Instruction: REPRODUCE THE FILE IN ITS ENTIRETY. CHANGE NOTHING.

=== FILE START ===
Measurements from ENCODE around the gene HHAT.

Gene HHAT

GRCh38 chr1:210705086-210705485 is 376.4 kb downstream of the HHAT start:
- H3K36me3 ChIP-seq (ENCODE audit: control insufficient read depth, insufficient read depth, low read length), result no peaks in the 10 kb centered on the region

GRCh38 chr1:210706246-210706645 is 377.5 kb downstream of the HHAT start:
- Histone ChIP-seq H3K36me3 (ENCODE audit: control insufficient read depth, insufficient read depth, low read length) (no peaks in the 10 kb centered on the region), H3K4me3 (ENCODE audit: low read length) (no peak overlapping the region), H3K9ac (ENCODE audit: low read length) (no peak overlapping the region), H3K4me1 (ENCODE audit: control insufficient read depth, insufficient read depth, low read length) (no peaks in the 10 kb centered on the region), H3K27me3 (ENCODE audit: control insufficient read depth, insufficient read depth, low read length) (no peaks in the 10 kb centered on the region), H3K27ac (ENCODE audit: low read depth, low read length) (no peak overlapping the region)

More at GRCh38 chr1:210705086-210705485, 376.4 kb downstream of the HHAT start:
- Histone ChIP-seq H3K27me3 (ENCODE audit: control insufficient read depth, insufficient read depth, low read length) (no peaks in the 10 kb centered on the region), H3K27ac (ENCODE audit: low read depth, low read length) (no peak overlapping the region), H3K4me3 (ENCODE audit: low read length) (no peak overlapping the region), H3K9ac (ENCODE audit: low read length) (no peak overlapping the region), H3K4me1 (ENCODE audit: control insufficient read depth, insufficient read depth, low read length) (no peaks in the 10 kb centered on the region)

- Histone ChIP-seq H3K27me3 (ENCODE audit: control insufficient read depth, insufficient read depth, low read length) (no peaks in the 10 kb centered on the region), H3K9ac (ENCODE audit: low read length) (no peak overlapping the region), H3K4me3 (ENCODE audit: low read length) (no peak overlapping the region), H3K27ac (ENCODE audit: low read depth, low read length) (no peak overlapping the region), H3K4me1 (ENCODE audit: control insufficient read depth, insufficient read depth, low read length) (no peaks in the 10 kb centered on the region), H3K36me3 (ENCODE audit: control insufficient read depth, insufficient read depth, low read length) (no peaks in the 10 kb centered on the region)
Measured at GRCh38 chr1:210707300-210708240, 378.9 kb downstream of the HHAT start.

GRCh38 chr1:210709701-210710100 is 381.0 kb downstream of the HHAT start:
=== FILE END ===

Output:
Measurements from ENCODE around the gene HHAT.

Gene HHAT

GRCh38 chr1:210705086-210705485 is 376.4 kb downstream of the HHAT start:
- H3K36me3 ChIP-seq (ENCODE audit: control insufficient read depth, insufficient read depth, low read length), result no peaks in the 10 kb centered on the region

GRCh38 chr1:210706246-210706645 is 377.5 kb downstream of the HHAT start:
- Histone ChIP-seq H3K36me3 (ENCODE audit: control insufficient read depth, insufficient read depth, low read length) (no peaks in the 10 kb centered on the region), H3K4me3 (ENCODE audit: low read length) (no peak overlapping the region), H3K9ac (ENCODE audit: low read length) (no peak overlapping the region), H3K4me1 (ENCODE audit: control insufficient read depth, insufficient read depth, low read length) (no peaks in the 10 kb centered on the region), H3K27me3 (ENCODE audit: control insufficient read depth, insufficient read depth, low read length) (no peaks in the 10 kb centered on the region), H3K27ac (ENCODE audit: low read depth, low read length) (no peak overlapping the region)

More at GRCh38 chr1:210705086-210705485, 376.4 kb downstream of the HHAT start:
- Histone ChIP-seq H3K27me3 (ENCODE audit: control insufficient read depth, insufficient read depth, low read length) (no peaks in the 10 kb centered on the region), H3K27ac (ENCODE audit: low read depth, low read length) (no peak overlapping the region), H3K4me3 (ENCODE audit: low read length) (no peak overlapping the region), H3K9ac (ENCODE audit: low read length) (no peak overlapping the region), H3K4me1 (ENCODE audit: control insufficient read depth, insufficient read depth, low read length) (no peaks in the 10 kb centered on the region)

- Histone ChIP-seq H3K27me3 (ENCODE audit: control insufficient read depth, insufficient read depth, low read length) (no peaks in the 10 kb centered on the region), H3K9ac (ENCODE audit: low read length) (no peak overlapping the region), H3K4me3 (ENCODE audit: low read length) (no peak overlapping the region), H3K27ac (ENCODE audit: low read depth, low read length) (no peak overlapping the region), H3K4me1 (ENCODE audit: control insufficient read depth, insufficient read depth, low read length) (no peaks in the 10 kb centered on the region), H3K36me3 (ENCODE audit: control insufficient read depth, insufficient read depth, low read length) (no peaks in the 10 kb centered on the region)
Measured at GRCh38 chr1:210707300-210708240, 378.9 kb downstream of the HHAT start.

GRCh38 chr1:210709701-210710100 is 381.0 kb downstream of the HHAT start: